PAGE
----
Cape Town Postcard Map Project

Choose a location

. . .

Buildings

City Hall

City Hall

A postcard view of City Hall seen from the Parade.

City Hall

City Hall

A postcard view of City Hall seen from the Parade.

Buildings

Government House

Government House

A postcard view of Government House.

Government House

Government House

A postcard view of Government House.

Buildings

Post Office

Post Office

A postcard view of the General Post Office on Adderley Street.

Post Office

Post Office

A postcard view of the General Post Office on Adderley Street.

Buildings

Railroad Station on Lower Adderley Street

Railroad Station

A postcard view of the railroad station on lower Adderley Street.

Railroad Station on Lower Adderley Street

Railroad Station

A postcard view of the railroad station on lower Adderley Street.

Streets

Adderley Street

Adderley Street

A postcard view of Adderley Street.

Adderley Street

Adderley Street

A postcard view of Adderley Street.

Streets

Bree Street

Bree Street

A postcard view of Bree Street.

Bree Street

Bree Street

A postcard view of Bree Street.

Streets

Darling Street

Darling Street

A view of Darling Street.

Darling Street

Darling Street

A postcard view of Darling Street.

Streets

Loop Street

Loop Street

A postcard view of Loop Street.

Loop Street

Loop Street

A postcard view of Loop Street.

See current location on Google Maps.

Streets

Wale Street

Wale Street

A postcard view of Wale Street.

Wale Street

Wale Street

A postcard view of Wale Street.

See current location on Google Maps.

Scenery

Rogge Bay

Rogge Bay

A postcard view of Rogge Bay with Table Moutain in the distance.

Rogge Bay

Rogge Bay

A postcard view of Rogge Bay with Table Moutain in the distance.

Scenery

Junction of Bree and Waterkant Streets

Junction of Bree and Waterkant Streets

A postcard view of the junction of Bree and Waterkant Streets.

Junction of Bree and Waterkant Streets

Junction of Bree and Waterkant Streets

A postcard view of the junction of Bree and Waterkant Streets.

See current location on Google Maps.

Scenery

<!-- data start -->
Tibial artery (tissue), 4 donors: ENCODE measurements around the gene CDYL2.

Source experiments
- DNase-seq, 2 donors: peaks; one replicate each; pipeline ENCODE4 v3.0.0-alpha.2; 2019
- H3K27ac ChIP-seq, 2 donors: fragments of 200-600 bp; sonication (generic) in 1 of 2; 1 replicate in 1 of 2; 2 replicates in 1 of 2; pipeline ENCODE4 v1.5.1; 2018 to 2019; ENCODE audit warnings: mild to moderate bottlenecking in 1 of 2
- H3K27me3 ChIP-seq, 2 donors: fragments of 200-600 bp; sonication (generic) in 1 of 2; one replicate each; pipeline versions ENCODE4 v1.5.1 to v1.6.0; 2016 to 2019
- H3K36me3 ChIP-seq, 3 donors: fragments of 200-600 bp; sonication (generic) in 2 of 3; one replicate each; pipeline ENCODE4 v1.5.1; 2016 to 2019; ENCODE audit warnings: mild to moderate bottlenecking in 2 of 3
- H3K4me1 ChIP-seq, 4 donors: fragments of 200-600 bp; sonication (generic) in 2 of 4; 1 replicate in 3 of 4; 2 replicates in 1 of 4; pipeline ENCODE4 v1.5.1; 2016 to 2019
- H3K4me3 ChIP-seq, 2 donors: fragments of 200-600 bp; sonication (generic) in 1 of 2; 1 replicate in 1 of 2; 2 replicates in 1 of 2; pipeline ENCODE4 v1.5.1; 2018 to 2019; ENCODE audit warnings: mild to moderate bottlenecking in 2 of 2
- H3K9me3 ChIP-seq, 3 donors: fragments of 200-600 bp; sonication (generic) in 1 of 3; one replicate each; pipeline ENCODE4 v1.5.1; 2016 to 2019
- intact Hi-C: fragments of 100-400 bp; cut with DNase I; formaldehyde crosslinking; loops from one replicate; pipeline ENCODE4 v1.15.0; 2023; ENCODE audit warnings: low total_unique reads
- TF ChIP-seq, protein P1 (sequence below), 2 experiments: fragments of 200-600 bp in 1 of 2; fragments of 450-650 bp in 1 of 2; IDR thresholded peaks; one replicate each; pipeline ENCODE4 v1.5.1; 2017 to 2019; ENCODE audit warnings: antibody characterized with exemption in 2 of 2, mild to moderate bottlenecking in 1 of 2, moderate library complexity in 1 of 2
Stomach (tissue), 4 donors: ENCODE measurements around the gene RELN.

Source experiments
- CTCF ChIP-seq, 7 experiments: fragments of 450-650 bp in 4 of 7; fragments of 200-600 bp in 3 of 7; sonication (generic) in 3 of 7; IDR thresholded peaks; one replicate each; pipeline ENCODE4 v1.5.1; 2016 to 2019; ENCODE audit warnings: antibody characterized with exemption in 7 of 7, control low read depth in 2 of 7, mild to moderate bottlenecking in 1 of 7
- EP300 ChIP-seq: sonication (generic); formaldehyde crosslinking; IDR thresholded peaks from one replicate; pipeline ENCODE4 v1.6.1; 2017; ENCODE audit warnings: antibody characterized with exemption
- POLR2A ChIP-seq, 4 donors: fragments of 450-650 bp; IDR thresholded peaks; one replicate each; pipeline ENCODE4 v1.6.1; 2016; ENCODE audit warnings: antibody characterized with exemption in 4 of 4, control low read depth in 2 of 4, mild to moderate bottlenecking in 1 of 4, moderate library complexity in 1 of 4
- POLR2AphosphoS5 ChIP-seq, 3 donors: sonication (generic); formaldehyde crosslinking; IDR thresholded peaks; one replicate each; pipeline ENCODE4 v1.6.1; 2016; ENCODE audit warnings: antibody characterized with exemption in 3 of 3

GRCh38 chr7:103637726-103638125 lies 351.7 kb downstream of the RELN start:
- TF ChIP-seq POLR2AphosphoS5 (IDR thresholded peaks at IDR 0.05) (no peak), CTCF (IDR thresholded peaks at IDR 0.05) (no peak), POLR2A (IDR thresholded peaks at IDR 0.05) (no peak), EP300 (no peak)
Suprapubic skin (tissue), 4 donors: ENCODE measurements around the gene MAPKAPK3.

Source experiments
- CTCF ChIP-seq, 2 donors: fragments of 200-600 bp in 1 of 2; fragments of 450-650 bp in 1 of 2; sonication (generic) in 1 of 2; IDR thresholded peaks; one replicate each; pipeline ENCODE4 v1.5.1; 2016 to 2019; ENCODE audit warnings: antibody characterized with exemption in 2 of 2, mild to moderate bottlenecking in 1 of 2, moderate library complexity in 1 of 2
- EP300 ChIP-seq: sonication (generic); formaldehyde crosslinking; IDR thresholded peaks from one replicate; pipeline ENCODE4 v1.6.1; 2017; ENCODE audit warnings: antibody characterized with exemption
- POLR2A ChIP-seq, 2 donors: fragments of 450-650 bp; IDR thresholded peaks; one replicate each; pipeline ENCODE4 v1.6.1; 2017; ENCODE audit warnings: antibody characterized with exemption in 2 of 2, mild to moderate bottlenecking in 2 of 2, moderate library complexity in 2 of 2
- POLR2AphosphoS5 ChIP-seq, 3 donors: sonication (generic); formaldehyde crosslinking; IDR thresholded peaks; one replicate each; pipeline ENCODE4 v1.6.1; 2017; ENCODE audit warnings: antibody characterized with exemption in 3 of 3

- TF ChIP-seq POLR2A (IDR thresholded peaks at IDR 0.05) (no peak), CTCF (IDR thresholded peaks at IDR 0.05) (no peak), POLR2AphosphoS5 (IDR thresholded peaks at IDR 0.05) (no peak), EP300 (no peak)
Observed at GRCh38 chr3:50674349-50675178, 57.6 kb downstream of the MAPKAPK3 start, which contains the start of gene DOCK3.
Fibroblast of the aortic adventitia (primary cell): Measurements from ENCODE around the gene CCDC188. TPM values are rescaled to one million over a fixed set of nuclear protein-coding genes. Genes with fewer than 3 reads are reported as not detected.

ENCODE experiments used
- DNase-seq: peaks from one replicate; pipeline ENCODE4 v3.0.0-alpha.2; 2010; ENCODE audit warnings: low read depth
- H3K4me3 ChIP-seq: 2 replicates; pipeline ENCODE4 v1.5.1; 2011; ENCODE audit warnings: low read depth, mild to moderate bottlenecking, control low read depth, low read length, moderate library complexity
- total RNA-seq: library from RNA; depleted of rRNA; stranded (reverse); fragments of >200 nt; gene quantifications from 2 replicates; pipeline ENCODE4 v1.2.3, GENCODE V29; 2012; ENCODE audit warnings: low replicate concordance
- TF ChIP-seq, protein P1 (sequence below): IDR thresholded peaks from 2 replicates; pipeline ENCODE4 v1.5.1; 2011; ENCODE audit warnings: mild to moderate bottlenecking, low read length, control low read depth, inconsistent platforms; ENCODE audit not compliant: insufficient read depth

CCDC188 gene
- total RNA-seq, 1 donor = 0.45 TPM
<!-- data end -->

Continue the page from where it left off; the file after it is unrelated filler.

Green Market Square

Green Market Square

A postcard view of the Green Market Square.

Green Market Square

Green Market Square

A postcard view of the Green Market Square.

Postcards & Maps

This interactive map offers historical views of the city of Cape Town, South Africa. It uses picture postcards from the collection of Denis Bass and was prepared for his seventieth birthday. It remains, however, a work in progress.

Clicking on a red dot presents information regarding the location and a thumbnail of the associated postcard. Clicking on the thumbnail presents an enlarged image of the front of the postcard. (I hope to provide images of the backs of all the postcards in the near future.)

The underlying map image is part of an 1891 version of an 1884 map of the city. The map is described as “revised and corrected to date, under the super-intendence of the City Engineer, T.W. Cairncross, Esq.” Of possibly unrelated interest, Cairncross is listed in January 1884, the year of the original map, as official contact in the announcement of a competition for plans for “a system of drainage suitable for Cape Town” (The British Architect and Northern Engineer, volume 21 [1884], page 48, third column).

Apparently, things did not go all that smoothly with the drainage competition. According to a notice in the November 29, 1884 edition of The Builder, an illustrated weekly intended for “the architect, engineer, archaelologist, constructor, sanitary reformer, and art-lover,” the prize was decided unfairly and to a “storm” of epistolary opposition. As the author of the notice complains, “On calling for plans of the proposed sewerage of the city, certain rules were laid down for the guidance of the competitors, and every competitor, with the exception of the person who obtained the prize, acted on these instructions: the award was made to the one who disobeyed the conveyed intimations” (volume 47, page 743, second column).

What form did this mysteriously rewarded disobedience take? The author, “A Civil Engineer,” does not say. However, clarification is offered by another brief complaint in the September 27, 1884 edition of The Sanitary World. There we read:

The local authorities at Cape Town are not likely to get professional people to pay much heed to any advertisements they may issue in future. It may be remembered that not long since they invited engineers to send in designs for disposing of the “sewage of Cape Town, on any other system than that of permiting it to flow into the sea.” A prize of 250l. was offered for the best scheme, and, strange to relate, this was awarded to a genetleman whose plan did that which had been expressly forbidden. The competitors who adhered to the instructions issued were “out of the hunt” altogether. Anything more unsatisfactory can scarcely be conceived, and the Cape authorites owe an explanation to the general body of competitors, and to the profession. We trust this will be forthcoming. It is not a little singular that the competitor who worked counter to the instructions issued is a local clerk of the works, and it would be interesting to know what prompted him to act as he did. (Volume 2, page 303, first column.)

As the subsequent notice in The Builder suggests, the anticipated explanation for the misawarded prize was not, after all, forthcoming.

~Jonathan Bass, December 30, 2011